ROME (Reuters) - Italy plans to give work permits to thousands of irregular migrants to help farms deal with the Covid-19 epidemic that has cut the flow of cheap labour from abroad, a political source said on Tuesday.
The politically sensitive move, earlier reported in Italian media, was immediately attacked by right-wing opposition leader Matteo Salvini, whose League party has founded its success on a strong anti-migrant platform.
Agriculture lobbies have warned Italy will have to throw away huge amounts of fruit and vegetables because there is nobody to pick them, worsening the effects of a shutdown costing the food sector 7 billion euros ($7.58 billion).
The influx of seasonal workers to help on farms has been halted by the block on travel into Italy since its outbreak came to light in February. It has so far killed more than 29,000 people.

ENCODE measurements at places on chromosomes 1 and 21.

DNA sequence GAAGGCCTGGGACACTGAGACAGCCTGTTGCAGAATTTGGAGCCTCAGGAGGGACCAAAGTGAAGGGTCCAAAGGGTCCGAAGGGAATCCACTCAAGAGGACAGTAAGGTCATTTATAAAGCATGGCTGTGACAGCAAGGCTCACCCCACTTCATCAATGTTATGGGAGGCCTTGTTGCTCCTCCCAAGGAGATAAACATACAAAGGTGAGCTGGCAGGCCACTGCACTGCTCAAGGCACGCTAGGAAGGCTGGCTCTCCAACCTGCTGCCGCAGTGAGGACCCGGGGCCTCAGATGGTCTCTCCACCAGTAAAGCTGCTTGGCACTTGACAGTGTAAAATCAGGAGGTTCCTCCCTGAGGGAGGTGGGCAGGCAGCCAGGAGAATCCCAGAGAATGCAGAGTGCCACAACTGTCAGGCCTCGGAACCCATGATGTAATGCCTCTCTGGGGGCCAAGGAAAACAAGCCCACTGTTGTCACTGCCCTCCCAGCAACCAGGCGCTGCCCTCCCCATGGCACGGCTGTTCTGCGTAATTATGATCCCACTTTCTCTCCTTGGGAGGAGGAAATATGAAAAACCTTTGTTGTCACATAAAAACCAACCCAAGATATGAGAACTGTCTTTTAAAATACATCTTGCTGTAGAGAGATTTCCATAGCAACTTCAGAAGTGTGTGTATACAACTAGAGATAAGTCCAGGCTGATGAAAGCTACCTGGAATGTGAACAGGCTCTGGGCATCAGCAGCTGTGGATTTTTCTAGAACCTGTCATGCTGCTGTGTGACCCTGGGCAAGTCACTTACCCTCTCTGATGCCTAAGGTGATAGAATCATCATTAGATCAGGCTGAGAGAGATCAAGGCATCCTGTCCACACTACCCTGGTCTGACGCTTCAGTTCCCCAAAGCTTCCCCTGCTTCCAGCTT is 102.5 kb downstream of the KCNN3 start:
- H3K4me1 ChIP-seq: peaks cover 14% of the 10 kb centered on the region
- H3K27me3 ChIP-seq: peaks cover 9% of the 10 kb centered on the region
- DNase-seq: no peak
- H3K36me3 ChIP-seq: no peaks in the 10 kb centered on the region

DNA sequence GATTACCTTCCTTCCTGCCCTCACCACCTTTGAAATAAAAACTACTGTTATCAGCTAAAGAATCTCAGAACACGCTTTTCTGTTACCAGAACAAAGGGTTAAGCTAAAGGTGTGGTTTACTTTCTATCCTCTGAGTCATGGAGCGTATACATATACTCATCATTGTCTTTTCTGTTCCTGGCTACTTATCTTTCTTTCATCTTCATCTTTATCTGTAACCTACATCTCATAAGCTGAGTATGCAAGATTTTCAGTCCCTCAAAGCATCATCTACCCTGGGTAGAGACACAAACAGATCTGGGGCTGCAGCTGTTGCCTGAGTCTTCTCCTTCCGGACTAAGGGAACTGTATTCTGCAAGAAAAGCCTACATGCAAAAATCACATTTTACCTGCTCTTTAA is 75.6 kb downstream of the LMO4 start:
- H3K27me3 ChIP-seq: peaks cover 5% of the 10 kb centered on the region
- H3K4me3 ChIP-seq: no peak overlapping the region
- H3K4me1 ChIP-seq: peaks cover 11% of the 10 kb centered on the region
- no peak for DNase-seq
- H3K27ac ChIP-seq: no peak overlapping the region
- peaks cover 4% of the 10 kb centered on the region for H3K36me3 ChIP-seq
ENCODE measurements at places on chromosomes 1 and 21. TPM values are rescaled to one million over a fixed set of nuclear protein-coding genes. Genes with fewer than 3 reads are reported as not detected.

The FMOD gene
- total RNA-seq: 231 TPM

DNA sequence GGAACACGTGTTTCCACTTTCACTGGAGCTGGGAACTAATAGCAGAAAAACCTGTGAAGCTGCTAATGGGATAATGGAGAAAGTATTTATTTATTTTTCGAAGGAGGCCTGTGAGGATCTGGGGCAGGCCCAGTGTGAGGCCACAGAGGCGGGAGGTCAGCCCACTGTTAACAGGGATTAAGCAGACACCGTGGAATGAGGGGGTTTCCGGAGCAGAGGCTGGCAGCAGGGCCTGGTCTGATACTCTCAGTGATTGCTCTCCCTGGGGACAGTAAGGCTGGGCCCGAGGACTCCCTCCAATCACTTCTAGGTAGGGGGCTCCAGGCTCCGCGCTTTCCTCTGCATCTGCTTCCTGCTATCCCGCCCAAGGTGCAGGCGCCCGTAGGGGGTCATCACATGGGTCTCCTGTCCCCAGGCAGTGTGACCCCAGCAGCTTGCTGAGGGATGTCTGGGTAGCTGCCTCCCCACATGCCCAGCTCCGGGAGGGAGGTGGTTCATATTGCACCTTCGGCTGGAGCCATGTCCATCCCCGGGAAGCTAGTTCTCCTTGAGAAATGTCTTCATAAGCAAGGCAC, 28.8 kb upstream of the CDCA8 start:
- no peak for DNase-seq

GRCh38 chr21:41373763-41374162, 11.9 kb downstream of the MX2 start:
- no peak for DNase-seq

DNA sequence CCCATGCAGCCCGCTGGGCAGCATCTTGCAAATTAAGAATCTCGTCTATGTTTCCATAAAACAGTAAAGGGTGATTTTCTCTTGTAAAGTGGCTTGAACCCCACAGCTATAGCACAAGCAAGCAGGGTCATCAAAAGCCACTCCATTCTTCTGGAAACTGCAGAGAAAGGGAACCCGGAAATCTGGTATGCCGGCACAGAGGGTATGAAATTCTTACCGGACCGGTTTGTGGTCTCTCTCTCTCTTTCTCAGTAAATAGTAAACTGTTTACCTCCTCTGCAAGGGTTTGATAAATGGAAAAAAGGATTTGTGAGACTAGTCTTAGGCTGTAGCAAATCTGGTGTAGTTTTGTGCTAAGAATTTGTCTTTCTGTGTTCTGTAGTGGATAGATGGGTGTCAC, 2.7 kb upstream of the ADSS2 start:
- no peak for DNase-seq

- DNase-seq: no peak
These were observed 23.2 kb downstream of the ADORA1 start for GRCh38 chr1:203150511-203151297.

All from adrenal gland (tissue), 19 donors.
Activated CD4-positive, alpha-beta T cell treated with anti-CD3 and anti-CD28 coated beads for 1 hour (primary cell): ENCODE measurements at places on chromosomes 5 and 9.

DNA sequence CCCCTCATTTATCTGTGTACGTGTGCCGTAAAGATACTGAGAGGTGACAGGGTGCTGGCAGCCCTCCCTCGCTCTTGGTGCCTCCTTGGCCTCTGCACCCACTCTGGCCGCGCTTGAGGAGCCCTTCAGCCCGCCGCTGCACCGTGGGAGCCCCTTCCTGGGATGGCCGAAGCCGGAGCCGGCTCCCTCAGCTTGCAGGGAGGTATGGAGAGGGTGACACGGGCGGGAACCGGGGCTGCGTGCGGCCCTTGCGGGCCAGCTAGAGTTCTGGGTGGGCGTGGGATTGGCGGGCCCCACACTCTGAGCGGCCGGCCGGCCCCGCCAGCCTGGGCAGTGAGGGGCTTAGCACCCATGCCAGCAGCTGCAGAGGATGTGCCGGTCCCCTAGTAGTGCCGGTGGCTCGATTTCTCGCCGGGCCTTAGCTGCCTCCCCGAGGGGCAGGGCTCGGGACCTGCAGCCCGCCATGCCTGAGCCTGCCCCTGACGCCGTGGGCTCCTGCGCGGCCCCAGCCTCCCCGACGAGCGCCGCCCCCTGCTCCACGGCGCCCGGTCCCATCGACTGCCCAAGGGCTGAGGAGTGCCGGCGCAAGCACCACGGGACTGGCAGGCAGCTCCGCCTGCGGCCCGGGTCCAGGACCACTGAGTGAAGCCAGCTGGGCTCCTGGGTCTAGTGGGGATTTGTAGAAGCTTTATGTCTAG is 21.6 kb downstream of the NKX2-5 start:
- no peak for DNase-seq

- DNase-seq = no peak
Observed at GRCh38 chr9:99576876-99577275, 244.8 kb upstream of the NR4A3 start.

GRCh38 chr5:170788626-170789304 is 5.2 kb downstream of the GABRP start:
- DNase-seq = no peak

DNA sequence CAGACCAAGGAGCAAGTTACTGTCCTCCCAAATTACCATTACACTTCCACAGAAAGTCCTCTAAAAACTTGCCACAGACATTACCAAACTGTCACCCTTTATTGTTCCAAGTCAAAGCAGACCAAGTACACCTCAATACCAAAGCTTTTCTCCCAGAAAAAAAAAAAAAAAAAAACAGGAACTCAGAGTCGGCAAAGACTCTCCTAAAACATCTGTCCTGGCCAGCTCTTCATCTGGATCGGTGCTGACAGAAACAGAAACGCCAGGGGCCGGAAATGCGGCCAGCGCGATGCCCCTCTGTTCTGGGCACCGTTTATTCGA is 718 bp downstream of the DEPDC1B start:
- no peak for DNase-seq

Interior Minister Luciana Lamorgese is ready to offer temporary permits to some 200,000 irregular migrants currently jobless or living in the shadow economy, to work in agriculture, the ministry source told Reuters.
The move is also intended to help in the fight against the coronavirus. “If someone falls ill we need to test them and it’s difficult to do this if we don’t even know their name,” the source said.
Some 560,000 of the 6.2 million migrants living in Italy in 2019 were irregular, according to the most recent annual report of the Ismu Foundation, a think tank specialized in migration issues.
The regularisation will probably be included in a broader decree aimed at stimulating the economy, which the government is expected to approve later this week, the source said.
“They are working on a huge legalization of irregular migrants ... madness, we will try to stop them in any way,” League leader and former Interior Minister Matteo Salvini wrote on Twitter.
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Reporting by Angelo Amante; Editing by Gavin Jones and Andrew Cawthorne